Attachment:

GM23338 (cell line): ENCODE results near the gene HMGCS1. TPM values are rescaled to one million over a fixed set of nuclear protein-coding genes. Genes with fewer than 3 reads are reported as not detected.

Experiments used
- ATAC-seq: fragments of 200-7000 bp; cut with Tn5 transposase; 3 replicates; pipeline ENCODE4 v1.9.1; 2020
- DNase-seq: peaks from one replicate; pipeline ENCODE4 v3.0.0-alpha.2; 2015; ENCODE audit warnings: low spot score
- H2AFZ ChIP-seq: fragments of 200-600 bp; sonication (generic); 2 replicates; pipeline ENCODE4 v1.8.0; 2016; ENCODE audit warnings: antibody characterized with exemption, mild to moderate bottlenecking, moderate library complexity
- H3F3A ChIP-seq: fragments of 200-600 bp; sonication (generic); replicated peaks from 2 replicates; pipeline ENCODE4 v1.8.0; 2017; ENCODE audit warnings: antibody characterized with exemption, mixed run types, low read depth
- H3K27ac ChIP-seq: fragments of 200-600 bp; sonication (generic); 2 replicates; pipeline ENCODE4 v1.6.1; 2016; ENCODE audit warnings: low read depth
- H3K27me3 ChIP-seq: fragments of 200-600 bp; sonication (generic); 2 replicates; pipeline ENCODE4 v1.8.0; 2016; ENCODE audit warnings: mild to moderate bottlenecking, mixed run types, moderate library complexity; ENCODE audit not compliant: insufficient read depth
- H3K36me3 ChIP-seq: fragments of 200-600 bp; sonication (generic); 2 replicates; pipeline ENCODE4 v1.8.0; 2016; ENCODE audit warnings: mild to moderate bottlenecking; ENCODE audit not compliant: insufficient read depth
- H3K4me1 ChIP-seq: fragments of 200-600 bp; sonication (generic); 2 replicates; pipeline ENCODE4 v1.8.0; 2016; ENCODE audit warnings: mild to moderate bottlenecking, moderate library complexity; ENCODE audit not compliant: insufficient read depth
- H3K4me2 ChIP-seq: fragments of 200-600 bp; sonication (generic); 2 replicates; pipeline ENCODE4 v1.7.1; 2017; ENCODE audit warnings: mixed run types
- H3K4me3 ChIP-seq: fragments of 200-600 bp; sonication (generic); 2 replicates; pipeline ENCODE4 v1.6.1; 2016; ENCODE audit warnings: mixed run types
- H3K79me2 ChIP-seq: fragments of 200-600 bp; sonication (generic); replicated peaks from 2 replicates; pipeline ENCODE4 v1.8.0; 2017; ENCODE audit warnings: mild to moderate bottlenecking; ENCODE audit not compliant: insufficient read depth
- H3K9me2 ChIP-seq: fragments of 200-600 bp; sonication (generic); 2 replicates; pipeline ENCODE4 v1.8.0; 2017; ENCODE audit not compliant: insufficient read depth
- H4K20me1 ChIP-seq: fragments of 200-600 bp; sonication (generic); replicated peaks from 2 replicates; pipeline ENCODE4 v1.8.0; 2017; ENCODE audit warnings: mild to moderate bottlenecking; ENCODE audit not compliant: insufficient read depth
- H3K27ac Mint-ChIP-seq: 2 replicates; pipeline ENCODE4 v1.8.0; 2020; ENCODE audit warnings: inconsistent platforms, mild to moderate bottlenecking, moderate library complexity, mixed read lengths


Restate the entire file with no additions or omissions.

GM23338 (cell line): ENCODE results near the gene HMGCS1. TPM values are rescaled to one million over a fixed set of nuclear protein-coding genes. Genes with fewer than 3 reads are reported as not detected.

Experiments used
- ATAC-seq: fragments of 200-7000 bp; cut with Tn5 transposase; 3 replicates; pipeline ENCODE4 v1.9.1; 2020
- DNase-seq: peaks from one replicate; pipeline ENCODE4 v3.0.0-alpha.2; 2015; ENCODE audit warnings: low spot score
- H2AFZ ChIP-seq: fragments of 200-600 bp; sonication (generic); 2 replicates; pipeline ENCODE4 v1.8.0; 2016; ENCODE audit warnings: antibody characterized with exemption, mild to moderate bottlenecking, moderate library complexity
- H3F3A ChIP-seq: fragments of 200-600 bp; sonication (generic); replicated peaks from 2 replicates; pipeline ENCODE4 v1.8.0; 2017; ENCODE audit warnings: antibody characterized with exemption, mixed run types, low read depth
- H3K27ac ChIP-seq: fragments of 200-600 bp; sonication (generic); 2 replicates; pipeline ENCODE4 v1.6.1; 2016; ENCODE audit warnings: low read depth
- H3K27me3 ChIP-seq: fragments of 200-600 bp; sonication (generic); 2 replicates; pipeline ENCODE4 v1.8.0; 2016; ENCODE audit warnings: mild to moderate bottlenecking, mixed run types, moderate library complexity; ENCODE audit not compliant: insufficient read depth
- H3K36me3 ChIP-seq: fragments of 200-600 bp; sonication (generic); 2 replicates; pipeline ENCODE4 v1.8.0; 2016; ENCODE audit warnings: mild to moderate bottlenecking; ENCODE audit not compliant: insufficient read depth
- H3K4me1 ChIP-seq: fragments of 200-600 bp; sonication (generic); 2 replicates; pipeline ENCODE4 v1.8.0; 2016; ENCODE audit warnings: mild to moderate bottlenecking, moderate library complexity; ENCODE audit not compliant: insufficient read depth
- H3K4me2 ChIP-seq: fragments of 200-600 bp; sonication (generic); 2 replicates; pipeline ENCODE4 v1.7.1; 2017; ENCODE audit warnings: mixed run types
- H3K4me3 ChIP-seq: fragments of 200-600 bp; sonication (generic); 2 replicates; pipeline ENCODE4 v1.6.1; 2016; ENCODE audit warnings: mixed run types
- H3K79me2 ChIP-seq: fragments of 200-600 bp; sonication (generic); replicated peaks from 2 replicates; pipeline ENCODE4 v1.8.0; 2017; ENCODE audit warnings: mild to moderate bottlenecking; ENCODE audit not compliant: insufficient read depth
- H3K9me2 ChIP-seq: fragments of 200-600 bp; sonication (generic); 2 replicates; pipeline ENCODE4 v1.8.0; 2017; ENCODE audit not compliant: insufficient read depth
- H4K20me1 ChIP-seq: fragments of 200-600 bp; sonication (generic); replicated peaks from 2 replicates; pipeline ENCODE4 v1.8.0; 2017; ENCODE audit warnings: mild to moderate bottlenecking; ENCODE audit not compliant: insufficient read depth
- H3K27ac Mint-ChIP-seq: 2 replicates; pipeline ENCODE4 v1.8.0; 2020; ENCODE audit warnings: inconsistent platforms, mild to moderate bottlenecking, moderate library complexity, mixed read lengths